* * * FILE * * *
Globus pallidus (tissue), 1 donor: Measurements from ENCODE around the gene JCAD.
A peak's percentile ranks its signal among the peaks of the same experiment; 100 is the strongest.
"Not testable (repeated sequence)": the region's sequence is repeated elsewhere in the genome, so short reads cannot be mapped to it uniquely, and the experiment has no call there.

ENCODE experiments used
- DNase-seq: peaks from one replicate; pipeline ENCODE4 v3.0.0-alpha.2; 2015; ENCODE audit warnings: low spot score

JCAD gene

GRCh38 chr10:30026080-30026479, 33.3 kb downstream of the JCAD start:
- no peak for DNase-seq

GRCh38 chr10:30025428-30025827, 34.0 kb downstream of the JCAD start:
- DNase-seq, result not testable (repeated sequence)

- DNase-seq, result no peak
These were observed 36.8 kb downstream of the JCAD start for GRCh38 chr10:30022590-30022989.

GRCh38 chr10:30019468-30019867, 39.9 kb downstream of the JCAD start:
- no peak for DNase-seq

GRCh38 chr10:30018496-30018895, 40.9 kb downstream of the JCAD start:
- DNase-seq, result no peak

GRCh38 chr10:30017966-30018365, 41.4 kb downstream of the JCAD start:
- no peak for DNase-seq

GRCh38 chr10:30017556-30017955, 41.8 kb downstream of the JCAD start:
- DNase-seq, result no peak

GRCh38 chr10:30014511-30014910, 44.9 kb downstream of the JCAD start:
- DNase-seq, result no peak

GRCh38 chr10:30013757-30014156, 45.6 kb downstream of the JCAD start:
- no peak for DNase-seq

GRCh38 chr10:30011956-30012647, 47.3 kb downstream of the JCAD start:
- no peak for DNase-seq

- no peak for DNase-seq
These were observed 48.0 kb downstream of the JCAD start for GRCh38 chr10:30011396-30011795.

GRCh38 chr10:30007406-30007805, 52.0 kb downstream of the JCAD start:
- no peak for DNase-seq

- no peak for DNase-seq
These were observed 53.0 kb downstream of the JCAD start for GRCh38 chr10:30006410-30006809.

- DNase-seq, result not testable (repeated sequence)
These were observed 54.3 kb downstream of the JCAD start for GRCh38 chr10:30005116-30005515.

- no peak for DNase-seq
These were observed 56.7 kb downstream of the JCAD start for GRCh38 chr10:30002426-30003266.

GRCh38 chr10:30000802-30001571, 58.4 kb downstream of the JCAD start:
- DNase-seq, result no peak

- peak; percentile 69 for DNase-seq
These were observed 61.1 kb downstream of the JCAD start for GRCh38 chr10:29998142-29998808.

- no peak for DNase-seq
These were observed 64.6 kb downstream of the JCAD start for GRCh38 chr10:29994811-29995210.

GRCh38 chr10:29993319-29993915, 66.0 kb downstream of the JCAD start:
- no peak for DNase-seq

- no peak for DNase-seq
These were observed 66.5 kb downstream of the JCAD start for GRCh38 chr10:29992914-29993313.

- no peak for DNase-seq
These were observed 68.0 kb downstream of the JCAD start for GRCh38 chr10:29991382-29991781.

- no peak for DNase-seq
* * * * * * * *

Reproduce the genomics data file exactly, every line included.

Globus pallidus (tissue), 1 donor: Measurements from ENCODE around the gene JCAD.
A peak's percentile ranks its signal among the peaks of the same experiment; 100 is the strongest.
"Not testable (repeated sequence)": the region's sequence is repeated elsewhere in the genome, so short reads cannot be mapped to it uniquely, and the experiment has no call there.

ENCODE experiments used
- DNase-seq: peaks from one replicate; pipeline ENCODE4 v3.0.0-alpha.2; 2015; ENCODE audit warnings: low spot score

JCAD gene

GRCh38 chr10:30026080-30026479, 33.3 kb downstream of the JCAD start:
- no peak for DNase-seq

GRCh38 chr10:30025428-30025827, 34.0 kb downstream of the JCAD start:
- DNase-seq, result not testable (repeated sequence)

- DNase-seq, result no peak
These were observed 36.8 kb downstream of the JCAD start for GRCh38 chr10:30022590-30022989.

GRCh38 chr10:30019468-30019867, 39.9 kb downstream of the JCAD start:
- no peak for DNase-seq

GRCh38 chr10:30018496-30018895, 40.9 kb downstream of the JCAD start:
- DNase-seq, result no peak

GRCh38 chr10:30017966-30018365, 41.4 kb downstream of the JCAD start:
- no peak for DNase-seq

GRCh38 chr10:30017556-30017955, 41.8 kb downstream of the JCAD start:
- DNase-seq, result no peak

GRCh38 chr10:30014511-30014910, 44.9 kb downstream of the JCAD start:
- DNase-seq, result no peak

GRCh38 chr10:30013757-30014156, 45.6 kb downstream of the JCAD start:
- no peak for DNase-seq

GRCh38 chr10:30011956-30012647, 47.3 kb downstream of the JCAD start:
- no peak for DNase-seq

- no peak for DNase-seq
These were observed 48.0 kb downstream of the JCAD start for GRCh38 chr10:30011396-30011795.

GRCh38 chr10:30007406-30007805, 52.0 kb downstream of the JCAD start:
- no peak for DNase-seq

- no peak for DNase-seq
These were observed 53.0 kb downstream of the JCAD start for GRCh38 chr10:30006410-30006809.

- DNase-seq, result not testable (repeated sequence)
These were observed 54.3 kb downstream of the JCAD start for GRCh38 chr10:30005116-30005515.

- no peak for DNase-seq
These were observed 56.7 kb downstream of the JCAD start for GRCh38 chr10:30002426-30003266.

GRCh38 chr10:30000802-30001571, 58.4 kb downstream of the JCAD start:
- DNase-seq, result no peak

- peak; percentile 69 for DNase-seq
These were observed 61.1 kb downstream of the JCAD start for GRCh38 chr10:29998142-29998808.

- no peak for DNase-seq
These were observed 64.6 kb downstream of the JCAD start for GRCh38 chr10:29994811-29995210.

GRCh38 chr10:29993319-29993915, 66.0 kb downstream of the JCAD start:
- no peak for DNase-seq

- no peak for DNase-seq
These were observed 66.5 kb downstream of the JCAD start for GRCh38 chr10:29992914-29993313.

- no peak for DNase-seq
These were observed 68.0 kb downstream of the JCAD start for GRCh38 chr10:29991382-29991781.

- no peak for DNase-seq